Illinois End of Session Wrap Up

The Illinois legislature recessed, they did not adjourn as customary, on the last scheduled day of session, May 31, 2017. The move comes after lawmakers were unable to pass a budget, or any sort of spending plan, for FY17-18. If lawmakers do not pass a budget prior to June 30, 2017, Illinois will enter its third consecutive year without a budget.


By recessing, the Speaker and the Senate President can call members back to session in the event a budget deal is reached. However, after May 31, passing any legislation with an immediate effective date becomes more difficult, bills now need a 3/5 majority to pass, not the usual simple majority.

Over the last few months Senate leaders have worked on a bipartisan “grand bargain,” or budget package. After much debate, a few of the individual bills made it to the House, which has not yet considered them. The House meanwhile, passed a temporary budget at the end of April, which the Senate has not considered either. The Governor has said he opposes and would veto both of those efforts, which led him to call legislators back to session June 21-30 to try again. On a related note, several Republican legislators recently introduced numerous budget related bills.

Up until this point, the state has survived on temporary budgets and patchy funding. Vital services, if still operating, are doing so via consent decrees issued by courts that mandate state payment.

Right up until the last days of the regular legislative session there were multiple attempts to reduce or eliminate the daily Physical Education mandate in Illinois. We successfully defeated several standalone pieces of legislation, including several attempts to make physical education optional in Illinois. We also held off a last-minute attempt to reduce PE from five days a week to three days a week and expand waivers for high school students, Amendment 1 to House Bill 1259. Unfortunately, as the legislature prepares to reconvene, there are still four anti-P.E. bills lingering that we will continue to monitor.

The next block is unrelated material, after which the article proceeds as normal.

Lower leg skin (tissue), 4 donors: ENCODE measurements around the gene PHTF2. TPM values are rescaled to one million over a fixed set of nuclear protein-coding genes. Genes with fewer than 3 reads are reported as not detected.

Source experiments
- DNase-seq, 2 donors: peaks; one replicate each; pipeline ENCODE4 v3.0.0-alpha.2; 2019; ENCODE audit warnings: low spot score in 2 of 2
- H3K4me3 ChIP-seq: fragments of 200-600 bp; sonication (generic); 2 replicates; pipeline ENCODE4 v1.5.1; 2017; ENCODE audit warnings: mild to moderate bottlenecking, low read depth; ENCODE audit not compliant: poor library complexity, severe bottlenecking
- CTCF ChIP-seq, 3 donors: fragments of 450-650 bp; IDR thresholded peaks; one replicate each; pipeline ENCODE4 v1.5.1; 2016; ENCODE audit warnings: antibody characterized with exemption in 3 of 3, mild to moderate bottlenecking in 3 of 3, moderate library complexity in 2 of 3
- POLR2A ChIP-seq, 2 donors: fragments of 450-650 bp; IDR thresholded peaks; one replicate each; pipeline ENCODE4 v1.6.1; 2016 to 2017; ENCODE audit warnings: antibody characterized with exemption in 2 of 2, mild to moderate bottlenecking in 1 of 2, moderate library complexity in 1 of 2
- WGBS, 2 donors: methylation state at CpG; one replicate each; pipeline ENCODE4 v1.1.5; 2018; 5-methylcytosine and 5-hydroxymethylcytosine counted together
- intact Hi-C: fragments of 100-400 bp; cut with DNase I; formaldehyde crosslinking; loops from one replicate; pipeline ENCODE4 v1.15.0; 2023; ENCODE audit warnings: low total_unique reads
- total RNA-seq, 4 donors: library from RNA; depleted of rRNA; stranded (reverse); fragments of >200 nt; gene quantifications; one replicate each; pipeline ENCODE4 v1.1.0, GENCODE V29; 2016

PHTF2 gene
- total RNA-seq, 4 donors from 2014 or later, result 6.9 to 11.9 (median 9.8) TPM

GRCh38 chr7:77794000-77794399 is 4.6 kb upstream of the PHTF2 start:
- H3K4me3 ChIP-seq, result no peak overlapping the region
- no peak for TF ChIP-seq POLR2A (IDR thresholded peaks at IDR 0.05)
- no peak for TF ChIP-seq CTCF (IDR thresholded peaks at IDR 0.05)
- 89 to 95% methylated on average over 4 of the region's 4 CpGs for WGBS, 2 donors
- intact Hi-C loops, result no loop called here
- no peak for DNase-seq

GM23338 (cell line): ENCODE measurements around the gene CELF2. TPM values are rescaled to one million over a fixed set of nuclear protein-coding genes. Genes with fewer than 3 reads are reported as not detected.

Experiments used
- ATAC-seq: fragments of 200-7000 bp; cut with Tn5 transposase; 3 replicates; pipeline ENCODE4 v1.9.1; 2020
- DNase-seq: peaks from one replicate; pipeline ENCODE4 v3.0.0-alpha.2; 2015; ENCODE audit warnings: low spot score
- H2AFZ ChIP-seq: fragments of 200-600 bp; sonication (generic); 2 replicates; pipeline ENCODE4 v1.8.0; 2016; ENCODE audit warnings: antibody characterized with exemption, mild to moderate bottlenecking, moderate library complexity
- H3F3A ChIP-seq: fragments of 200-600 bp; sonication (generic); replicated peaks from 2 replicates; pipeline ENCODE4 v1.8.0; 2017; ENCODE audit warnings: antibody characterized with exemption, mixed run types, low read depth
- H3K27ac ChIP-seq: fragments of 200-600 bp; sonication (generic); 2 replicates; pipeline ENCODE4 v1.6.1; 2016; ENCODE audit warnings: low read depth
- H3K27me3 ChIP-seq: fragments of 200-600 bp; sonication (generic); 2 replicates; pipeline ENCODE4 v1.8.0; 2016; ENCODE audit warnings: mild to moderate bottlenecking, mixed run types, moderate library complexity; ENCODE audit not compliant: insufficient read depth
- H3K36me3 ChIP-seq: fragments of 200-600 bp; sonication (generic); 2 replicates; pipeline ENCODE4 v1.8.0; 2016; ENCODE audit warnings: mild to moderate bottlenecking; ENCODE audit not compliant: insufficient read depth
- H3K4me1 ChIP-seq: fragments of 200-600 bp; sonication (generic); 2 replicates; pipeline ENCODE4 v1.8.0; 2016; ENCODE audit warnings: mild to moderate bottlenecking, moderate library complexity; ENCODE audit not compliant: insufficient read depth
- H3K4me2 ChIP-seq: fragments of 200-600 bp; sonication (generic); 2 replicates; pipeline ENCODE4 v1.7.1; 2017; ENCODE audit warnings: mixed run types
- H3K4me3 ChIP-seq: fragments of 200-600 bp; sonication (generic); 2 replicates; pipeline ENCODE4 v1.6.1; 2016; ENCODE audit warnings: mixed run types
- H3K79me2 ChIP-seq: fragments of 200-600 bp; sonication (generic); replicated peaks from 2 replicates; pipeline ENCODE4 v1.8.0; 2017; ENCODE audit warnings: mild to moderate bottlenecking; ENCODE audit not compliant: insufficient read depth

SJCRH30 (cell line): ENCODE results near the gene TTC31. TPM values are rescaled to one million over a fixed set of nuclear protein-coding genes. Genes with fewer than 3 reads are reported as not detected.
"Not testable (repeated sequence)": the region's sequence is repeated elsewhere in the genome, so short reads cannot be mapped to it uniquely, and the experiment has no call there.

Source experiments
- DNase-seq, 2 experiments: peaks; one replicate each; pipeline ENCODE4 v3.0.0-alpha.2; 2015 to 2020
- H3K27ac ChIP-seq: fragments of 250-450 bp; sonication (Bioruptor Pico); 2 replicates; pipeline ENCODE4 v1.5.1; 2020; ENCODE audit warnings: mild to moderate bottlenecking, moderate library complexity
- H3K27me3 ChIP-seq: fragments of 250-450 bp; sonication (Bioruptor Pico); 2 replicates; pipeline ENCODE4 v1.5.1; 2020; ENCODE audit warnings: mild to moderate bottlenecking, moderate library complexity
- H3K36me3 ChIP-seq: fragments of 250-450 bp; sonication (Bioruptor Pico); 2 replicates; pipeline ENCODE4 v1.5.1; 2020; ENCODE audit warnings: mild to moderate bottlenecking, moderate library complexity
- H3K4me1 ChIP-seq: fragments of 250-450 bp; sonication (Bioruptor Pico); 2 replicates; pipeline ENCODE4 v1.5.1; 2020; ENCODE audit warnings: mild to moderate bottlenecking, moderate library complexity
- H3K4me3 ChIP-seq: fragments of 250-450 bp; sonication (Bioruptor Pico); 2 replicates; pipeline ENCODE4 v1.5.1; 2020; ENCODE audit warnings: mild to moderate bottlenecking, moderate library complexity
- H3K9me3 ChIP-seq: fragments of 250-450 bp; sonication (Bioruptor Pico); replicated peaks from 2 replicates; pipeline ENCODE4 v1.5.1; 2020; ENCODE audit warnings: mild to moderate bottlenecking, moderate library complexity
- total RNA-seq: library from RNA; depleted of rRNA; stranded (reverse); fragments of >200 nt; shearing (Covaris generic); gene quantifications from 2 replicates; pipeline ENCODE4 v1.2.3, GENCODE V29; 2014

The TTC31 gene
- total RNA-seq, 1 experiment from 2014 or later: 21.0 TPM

The SSB tax was a consistent topic of discussion throughout the regular legislative session. As lawmakers discussed budget options and put together budget bills, the SSB tax was always on the table. The SSB tax was in the initial revenue package, SB 9, but was subsequently taken out and replaced with multiple alternative revenue sources, such as services taxes. No new revenue bill has been introduced and though we are not in the current iteration of SB 9 we continue to advocate and educate our state partners. The state is in a dire financial situation and will continue to need revenue moving forward. We have laid important, necessary groundwork for an SSB tax in the near future.

Tobacco 21 legislation, which would raise the age to purchase tobacco products from 18 to 21, stalled in the Illinois House. HB 3208, sponsored by Representative Melissa Conyears-Ervin, was assigned to a hostile committee and was never granted a hearing. Coalition members worked with the Sponsor to try to move committees but those attempts proved unsuccessful. HB 3208 was an unfortunate victim of the current stalemate in Springfield.

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